Mixed sentiments trailed retail stocks that released earnings at the close of market. Gap Inc. (GPS:NYSE) stock climbed 8.2% in premarket trading Friday after projecting sales to grow in the current year as the retailer adapts to new clothing trends among people returning to work.
Sales in the fourth quarter rose 2% to $4.53 billion as people looked to redo their wardrobe to go back to regular lives after two years of the pandemic. Adjusted loss in the first quarter was 2 cents, narrower than estimates from Wall Street. The company behind Old Navy and Athleta brands said revenue will grow in the low-single-digit range after it overcame supply challenges to beat estimates for 2021.
At the company’s earnings call, CEO Sonia Syngal opined that customers were leaning into categories like dresses or new silhouettes and pants for back-to-work, as well as denim with new leg shapes. From Gap’s perspective, this shift in demand is a pretty radical change from last year.
Faced with the prospect of empty shelves due to supply chain snarls, Gap airlifted its stocks to meet holiday demand. The company continues to place orders earlier than usual to offset longer delivery times.
Barring Old Navy, whose fourth quarter revenue fell 3%, all other brands grew, the company’s namesake brand rose the least with 7% growth. The relaunch of Banana Republic under a new premium positioning yielded results with the brand growing the most at 22%. The company said the brand is attracting more high-income shoppers. Athleta revenue grew by 18%.
Costco (COST:NASDAQ) on the other hand, retreated 2% in after hours trading after a better-than-expected quarterly report. The stock finished 0.96% higher on Thursday as investors waited for the company to release its earnings.
The retailer reported fiscal second-quarter earnings of $2.92 per share on revenue of $51.9 billion. Analysts had expected earnings of $2.74 on revenue of $51.47 billion. Net income rose to $1.30 billion from $951 million a year earlier. However, same-store sales growth in February slowed to 10.6% on an adjusted basis from 10.8% in January.
The beat on Wall Street estimates came as consumers returned to its stores and splurged on high-margin items such as jewelry and home furnishing goods. Sales at Costco, which relies heavily on customers seeking a treasure-hunt shopping experience at its cavernous warehouses, have benefited following the rollout of vaccines and easing of COVID-19 curbs.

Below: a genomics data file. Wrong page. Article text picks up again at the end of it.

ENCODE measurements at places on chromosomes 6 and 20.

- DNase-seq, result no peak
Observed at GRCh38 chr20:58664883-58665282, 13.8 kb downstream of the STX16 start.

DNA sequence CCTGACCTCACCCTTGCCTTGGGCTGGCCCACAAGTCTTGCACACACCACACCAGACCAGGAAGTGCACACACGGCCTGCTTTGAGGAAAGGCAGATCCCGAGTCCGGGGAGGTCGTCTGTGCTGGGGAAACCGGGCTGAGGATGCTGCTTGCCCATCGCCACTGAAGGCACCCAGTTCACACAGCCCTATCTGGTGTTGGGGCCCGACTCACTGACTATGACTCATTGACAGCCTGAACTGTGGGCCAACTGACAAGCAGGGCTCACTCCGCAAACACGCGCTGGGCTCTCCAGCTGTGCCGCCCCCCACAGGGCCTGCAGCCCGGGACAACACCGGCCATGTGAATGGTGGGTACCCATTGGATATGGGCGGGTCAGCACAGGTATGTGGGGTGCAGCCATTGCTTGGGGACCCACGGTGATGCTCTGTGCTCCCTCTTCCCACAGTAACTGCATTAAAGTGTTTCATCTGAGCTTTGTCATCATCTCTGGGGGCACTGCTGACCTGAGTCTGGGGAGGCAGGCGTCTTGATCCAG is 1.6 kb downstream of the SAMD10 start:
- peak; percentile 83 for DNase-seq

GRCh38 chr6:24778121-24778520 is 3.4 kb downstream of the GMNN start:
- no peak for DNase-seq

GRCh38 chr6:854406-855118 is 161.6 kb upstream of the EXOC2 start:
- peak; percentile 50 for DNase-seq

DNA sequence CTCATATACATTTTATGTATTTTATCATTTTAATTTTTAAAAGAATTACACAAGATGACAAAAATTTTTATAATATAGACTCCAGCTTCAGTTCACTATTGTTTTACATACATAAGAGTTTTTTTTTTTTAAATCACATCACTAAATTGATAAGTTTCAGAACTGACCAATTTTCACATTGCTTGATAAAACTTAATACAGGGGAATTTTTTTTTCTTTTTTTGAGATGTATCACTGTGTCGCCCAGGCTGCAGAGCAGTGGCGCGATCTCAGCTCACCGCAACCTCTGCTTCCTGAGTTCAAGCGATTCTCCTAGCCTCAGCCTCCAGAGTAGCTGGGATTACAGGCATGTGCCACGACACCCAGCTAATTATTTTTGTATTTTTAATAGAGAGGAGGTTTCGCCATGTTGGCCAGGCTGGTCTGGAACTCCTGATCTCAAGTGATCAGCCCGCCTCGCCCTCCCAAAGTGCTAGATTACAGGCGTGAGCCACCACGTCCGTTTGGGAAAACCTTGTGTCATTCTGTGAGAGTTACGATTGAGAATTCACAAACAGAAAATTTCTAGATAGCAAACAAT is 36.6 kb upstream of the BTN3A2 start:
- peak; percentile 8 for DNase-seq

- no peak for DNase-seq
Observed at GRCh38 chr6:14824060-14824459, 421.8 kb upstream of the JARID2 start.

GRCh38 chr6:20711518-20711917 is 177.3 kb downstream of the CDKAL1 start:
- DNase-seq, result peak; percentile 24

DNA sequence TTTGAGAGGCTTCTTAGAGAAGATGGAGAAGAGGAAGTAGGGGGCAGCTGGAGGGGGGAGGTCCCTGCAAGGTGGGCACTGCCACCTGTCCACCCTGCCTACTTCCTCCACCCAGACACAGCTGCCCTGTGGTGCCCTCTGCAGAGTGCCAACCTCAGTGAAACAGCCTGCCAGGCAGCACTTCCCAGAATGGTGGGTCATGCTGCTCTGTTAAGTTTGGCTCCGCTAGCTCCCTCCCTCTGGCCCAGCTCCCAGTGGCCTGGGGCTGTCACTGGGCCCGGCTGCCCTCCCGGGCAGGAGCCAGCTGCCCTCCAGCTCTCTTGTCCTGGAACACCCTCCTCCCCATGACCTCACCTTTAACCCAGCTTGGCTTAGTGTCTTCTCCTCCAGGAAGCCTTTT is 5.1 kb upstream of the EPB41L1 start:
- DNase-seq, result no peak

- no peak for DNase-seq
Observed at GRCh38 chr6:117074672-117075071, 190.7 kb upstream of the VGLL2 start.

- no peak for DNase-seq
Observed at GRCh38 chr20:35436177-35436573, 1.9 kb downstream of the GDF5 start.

Albeit, Costco is still pressured by container delays, higher labor and freight costs and chip shortages, which are impacting deliveries. “Despite all the supply chain issues, we’re staying in stock and continue to work to mitigate cost and price increases as best we can,” Chief Financial Officer Richard Galanti said.
Best Buy (BBY:NYSE) also released its quarterly earnings on Thursday. The company’s shares arose 9% on Thursday the consumer electronics leader said it would increase its capital returns to shareholders. However the stock dipped almost 2% in after-market hours after analysts at Raymond James downgraded the stock from outperform to perform
Best Buy’s revenue declined by 3.3% year over year to $16.4 billion in its fiscal 2022 fourth quarter, which ended on Jan. 29. CEO Corie Barry said Best Buy’s sales were dented by inventory shortages that prevented it from stocking some high-demand items during the holiday shopping season
Moreover, Best Buy’s growth investments weighed on its profitability. Its adjusted operating margin dropped to 5.1% from 6.9% in the prior-year period. The company’s adjusted earnings per share, in turn, fell 21.6% to $2.73.
Retail stocks have been buoyed by the lifting of restrictions as normalcy returns More states are lifting mask mandates, thereby leading to an increase in outdoor shopping. Consumers have also retained pandemic-induced habits of cooking and eating more at home, bolstering sales at retailers such as Costco.There have also been strong demand for high-margin items in recent months as social events and travel have resumed.
However with commodity prices rising due to supply chain bottlenecks and the war in Ukraine, coupled with inflation which is biting harder, analysts wonder how long the tailwind in retail companies would persist before consumers start pinching pennies.